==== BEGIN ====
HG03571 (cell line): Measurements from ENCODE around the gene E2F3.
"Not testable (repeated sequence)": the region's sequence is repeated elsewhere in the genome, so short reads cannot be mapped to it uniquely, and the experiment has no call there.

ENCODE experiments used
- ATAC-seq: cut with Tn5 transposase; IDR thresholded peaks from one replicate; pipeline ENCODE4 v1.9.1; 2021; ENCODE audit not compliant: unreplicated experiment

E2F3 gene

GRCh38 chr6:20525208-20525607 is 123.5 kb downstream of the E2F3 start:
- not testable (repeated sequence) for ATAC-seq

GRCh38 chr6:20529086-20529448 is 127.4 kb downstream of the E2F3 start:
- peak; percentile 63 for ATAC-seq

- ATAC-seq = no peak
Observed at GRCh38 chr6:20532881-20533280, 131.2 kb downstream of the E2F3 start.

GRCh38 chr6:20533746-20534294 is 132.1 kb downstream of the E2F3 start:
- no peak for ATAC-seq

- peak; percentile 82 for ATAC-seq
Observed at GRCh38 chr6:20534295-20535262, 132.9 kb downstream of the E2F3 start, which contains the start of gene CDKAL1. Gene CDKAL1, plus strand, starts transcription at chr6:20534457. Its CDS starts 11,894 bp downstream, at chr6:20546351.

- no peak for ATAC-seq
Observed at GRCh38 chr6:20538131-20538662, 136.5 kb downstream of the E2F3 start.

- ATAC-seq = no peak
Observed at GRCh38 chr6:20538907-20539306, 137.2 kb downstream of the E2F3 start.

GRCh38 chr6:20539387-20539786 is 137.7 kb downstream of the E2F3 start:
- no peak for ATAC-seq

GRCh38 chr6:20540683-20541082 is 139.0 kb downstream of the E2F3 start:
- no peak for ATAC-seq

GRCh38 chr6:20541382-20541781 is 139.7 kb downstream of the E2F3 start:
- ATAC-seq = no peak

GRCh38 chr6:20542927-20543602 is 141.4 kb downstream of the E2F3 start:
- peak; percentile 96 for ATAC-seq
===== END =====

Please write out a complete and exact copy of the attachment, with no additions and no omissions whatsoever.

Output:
HG03571 (cell line): Measurements from ENCODE around the gene E2F3.
"Not testable (repeated sequence)": the region's sequence is repeated elsewhere in the genome, so short reads cannot be mapped to it uniquely, and the experiment has no call there.

ENCODE experiments used
- ATAC-seq: cut with Tn5 transposase; IDR thresholded peaks from one replicate; pipeline ENCODE4 v1.9.1; 2021; ENCODE audit not compliant: unreplicated experiment

E2F3 gene

GRCh38 chr6:20525208-20525607 is 123.5 kb downstream of the E2F3 start:
- not testable (repeated sequence) for ATAC-seq

GRCh38 chr6:20529086-20529448 is 127.4 kb downstream of the E2F3 start:
- peak; percentile 63 for ATAC-seq

- ATAC-seq = no peak
Observed at GRCh38 chr6:20532881-20533280, 131.2 kb downstream of the E2F3 start.

GRCh38 chr6:20533746-20534294 is 132.1 kb downstream of the E2F3 start:
- no peak for ATAC-seq

- peak; percentile 82 for ATAC-seq
Observed at GRCh38 chr6:20534295-20535262, 132.9 kb downstream of the E2F3 start, which contains the start of gene CDKAL1. Gene CDKAL1, plus strand, starts transcription at chr6:20534457. Its CDS starts 11,894 bp downstream, at chr6:20546351.

- no peak for ATAC-seq
Observed at GRCh38 chr6:20538131-20538662, 136.5 kb downstream of the E2F3 start.

- ATAC-seq = no peak
Observed at GRCh38 chr6:20538907-20539306, 137.2 kb downstream of the E2F3 start.

GRCh38 chr6:20539387-20539786 is 137.7 kb downstream of the E2F3 start:
- no peak for ATAC-seq

GRCh38 chr6:20540683-20541082 is 139.0 kb downstream of the E2F3 start:
- no peak for ATAC-seq

GRCh38 chr6:20541382-20541781 is 139.7 kb downstream of the E2F3 start:
- ATAC-seq = no peak

GRCh38 chr6:20542927-20543602 is 141.4 kb downstream of the E2F3 start:
- peak; percentile 96 for ATAC-seq